Network security can be tricky sometimes. You always want to follow best practices and ensure that those evil network hackers stay out of your beautiful network. But many times you find that those same tactics you’ve used for keeping out the Riff-Raff has also locked you out of your own devices.
Network Security isn’t just about access
Security on your routers or switches doesn’t mean just the log in’s. There are multiple areas that you need to make sure are secured on your router or switch:
- Authentication for access
- Authentication for routing protocols (neighbors)
- Authentication for VTP (VTP passwords)
- Authentication for tacacs (AAA)
- Authentication for tunnels (shared keys)
just to name a few…
All of these can make you want to pull your hair out if they don’t work.
I can’t help you with your own internal network security policies but I can offer a few tips when setting up key exchanges that may help cut down on the number of simple mistakes made when securing your network devices.
Network Security for Padawan Learners
Its very common for many engineers (both systems and network) to create passwords for their devices they manage. Often times they try to make them more memorable by taking a word and changing the spelling to replace similar letter shapes with other characters of the same shape. This is also known as l33t speak. For example, replacing the letter “s” with a number “5” or a “$” .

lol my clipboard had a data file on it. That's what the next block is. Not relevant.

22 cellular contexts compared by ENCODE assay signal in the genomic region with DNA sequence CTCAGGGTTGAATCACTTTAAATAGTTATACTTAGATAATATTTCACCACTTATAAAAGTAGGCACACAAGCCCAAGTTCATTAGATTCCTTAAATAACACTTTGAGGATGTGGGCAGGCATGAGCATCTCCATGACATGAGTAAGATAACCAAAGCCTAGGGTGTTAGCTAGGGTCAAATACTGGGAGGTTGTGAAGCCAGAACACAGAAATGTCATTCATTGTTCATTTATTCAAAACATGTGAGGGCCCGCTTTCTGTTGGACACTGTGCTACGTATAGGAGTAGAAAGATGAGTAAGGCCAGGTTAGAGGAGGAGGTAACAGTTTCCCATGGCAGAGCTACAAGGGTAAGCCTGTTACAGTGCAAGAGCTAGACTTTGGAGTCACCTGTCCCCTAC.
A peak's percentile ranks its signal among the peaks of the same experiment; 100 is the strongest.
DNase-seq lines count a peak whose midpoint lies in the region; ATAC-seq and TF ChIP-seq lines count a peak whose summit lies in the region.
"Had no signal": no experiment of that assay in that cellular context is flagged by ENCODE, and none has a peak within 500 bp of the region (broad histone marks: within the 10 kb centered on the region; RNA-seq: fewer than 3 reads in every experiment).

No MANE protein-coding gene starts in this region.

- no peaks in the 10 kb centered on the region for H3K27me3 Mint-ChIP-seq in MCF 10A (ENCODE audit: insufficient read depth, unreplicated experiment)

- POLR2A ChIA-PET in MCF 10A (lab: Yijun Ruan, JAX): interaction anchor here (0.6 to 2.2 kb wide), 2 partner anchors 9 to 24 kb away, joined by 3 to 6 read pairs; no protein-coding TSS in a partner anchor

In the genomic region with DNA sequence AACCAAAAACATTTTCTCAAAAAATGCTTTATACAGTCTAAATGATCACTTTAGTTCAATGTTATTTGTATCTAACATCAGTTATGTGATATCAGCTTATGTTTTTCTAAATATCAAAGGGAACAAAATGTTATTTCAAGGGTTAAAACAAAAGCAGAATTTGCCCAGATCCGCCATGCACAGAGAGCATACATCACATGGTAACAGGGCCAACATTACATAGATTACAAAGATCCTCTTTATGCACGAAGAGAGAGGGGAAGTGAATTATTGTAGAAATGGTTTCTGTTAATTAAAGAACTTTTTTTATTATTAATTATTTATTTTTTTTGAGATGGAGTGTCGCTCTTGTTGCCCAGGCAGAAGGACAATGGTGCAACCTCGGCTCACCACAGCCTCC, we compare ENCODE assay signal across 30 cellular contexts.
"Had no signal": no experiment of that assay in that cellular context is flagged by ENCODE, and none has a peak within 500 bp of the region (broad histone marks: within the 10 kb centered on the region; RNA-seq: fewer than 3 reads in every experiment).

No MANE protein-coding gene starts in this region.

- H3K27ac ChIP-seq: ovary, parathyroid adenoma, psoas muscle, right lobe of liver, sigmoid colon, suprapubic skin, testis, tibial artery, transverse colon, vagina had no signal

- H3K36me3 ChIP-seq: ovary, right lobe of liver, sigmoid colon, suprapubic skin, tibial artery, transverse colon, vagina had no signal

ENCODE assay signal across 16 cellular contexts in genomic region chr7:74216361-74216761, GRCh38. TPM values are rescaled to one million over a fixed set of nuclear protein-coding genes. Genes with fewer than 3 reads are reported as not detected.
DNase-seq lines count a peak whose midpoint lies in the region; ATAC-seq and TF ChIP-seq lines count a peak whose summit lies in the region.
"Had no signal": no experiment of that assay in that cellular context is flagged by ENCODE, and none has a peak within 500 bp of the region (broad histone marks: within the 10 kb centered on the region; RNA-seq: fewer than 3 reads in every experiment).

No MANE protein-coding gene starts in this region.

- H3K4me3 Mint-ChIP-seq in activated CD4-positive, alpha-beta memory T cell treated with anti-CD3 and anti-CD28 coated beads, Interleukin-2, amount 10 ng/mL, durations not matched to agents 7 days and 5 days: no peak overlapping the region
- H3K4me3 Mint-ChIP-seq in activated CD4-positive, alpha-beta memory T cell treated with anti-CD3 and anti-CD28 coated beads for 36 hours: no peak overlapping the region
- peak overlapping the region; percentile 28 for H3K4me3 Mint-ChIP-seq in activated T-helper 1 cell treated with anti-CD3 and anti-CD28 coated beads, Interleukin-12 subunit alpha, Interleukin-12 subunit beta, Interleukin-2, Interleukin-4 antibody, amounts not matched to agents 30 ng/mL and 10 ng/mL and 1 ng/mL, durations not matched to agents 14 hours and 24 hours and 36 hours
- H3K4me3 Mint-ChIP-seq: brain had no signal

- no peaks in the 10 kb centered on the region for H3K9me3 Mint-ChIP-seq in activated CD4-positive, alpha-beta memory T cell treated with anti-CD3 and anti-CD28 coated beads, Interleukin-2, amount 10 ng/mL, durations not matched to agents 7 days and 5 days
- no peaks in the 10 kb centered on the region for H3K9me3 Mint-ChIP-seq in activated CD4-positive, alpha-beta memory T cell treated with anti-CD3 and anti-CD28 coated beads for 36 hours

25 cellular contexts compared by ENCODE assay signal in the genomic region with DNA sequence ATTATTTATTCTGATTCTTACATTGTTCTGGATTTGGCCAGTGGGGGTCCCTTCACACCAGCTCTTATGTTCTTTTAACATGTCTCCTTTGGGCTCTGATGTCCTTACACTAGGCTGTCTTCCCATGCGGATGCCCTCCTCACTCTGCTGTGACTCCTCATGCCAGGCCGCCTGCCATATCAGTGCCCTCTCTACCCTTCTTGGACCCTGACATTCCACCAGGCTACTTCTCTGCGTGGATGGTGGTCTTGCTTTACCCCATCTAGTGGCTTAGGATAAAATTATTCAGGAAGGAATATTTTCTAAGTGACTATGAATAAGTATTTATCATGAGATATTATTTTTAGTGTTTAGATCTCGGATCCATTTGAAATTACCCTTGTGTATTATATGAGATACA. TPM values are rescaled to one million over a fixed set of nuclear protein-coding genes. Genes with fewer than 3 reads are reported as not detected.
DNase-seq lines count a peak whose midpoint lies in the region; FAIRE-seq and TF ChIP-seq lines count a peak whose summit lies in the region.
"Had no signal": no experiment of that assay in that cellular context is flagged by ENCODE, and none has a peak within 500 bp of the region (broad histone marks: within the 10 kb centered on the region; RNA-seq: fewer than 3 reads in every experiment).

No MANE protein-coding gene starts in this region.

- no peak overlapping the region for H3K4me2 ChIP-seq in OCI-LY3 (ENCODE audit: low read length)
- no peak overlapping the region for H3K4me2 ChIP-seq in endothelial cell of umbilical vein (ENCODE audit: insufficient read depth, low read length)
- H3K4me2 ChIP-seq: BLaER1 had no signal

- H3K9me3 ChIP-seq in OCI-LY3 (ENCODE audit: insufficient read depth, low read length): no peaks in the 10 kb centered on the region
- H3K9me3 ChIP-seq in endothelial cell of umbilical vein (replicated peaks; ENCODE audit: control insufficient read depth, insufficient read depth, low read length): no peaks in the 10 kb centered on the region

The real human issue comes when an engineer decides to replace a letter with another character that can some tmes be impossible to tell from the original. For example replacing the letter “o” with the number “0” (zero) or replace a lower case “l” with a number “1” (one) or a capital letter “I”. Depending on the font you are using, these characters can be indistinguishable from each other.
As Obi Wan once said to Luke – “Your eyes can deceive you; don’t trust them.”
Here’s an exercise to see if you can tell how these are spelled differently:
One example above uses a zero the other uses a letter o.
I’ve actually run into this exact scenario before and it sucked. Try not to use similar characters or characters that are so similar you can’t tell them apart.
Another common sense tip is don’t use spaces. The password “Cisco” and the password “Cisco ” are completely different but will look exactly the same in your console.
These are some common sense tips for network security that you would think people would know better, but believe it or not, these issues are still very common.